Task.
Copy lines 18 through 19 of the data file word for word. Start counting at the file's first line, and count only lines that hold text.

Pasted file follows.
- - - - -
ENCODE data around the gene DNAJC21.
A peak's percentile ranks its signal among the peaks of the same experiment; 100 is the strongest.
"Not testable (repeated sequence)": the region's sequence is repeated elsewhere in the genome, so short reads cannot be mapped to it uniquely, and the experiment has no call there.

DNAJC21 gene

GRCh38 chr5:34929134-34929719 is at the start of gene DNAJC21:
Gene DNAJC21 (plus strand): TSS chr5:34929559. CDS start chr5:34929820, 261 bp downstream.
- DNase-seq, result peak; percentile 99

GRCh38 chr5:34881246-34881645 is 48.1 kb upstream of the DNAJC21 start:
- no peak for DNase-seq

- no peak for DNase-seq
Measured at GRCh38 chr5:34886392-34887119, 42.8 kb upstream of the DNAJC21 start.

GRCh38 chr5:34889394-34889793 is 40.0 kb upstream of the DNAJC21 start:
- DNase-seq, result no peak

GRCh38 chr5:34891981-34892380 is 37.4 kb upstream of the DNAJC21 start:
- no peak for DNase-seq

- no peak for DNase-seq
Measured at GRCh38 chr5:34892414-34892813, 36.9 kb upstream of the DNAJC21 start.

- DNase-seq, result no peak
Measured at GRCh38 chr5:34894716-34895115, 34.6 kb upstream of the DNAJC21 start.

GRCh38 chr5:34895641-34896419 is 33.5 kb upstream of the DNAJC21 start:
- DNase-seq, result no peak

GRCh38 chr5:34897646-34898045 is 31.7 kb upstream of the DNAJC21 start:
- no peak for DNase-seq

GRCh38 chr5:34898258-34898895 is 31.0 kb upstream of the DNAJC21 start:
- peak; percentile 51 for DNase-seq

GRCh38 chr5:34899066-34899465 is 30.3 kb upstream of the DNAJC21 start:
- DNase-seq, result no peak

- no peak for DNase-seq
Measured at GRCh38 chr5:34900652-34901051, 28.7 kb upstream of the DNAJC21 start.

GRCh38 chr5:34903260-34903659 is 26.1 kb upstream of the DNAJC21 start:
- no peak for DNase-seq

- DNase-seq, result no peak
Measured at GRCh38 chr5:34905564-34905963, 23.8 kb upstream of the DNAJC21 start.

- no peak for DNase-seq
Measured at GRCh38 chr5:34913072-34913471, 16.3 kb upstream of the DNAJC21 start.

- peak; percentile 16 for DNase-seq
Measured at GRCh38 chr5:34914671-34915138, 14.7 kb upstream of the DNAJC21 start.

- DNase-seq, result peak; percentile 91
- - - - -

- DNase-seq, result no peak
Measured at GRCh38 chr5:34894716-34895115, 34.6 kb upstream of the DNAJC21 start.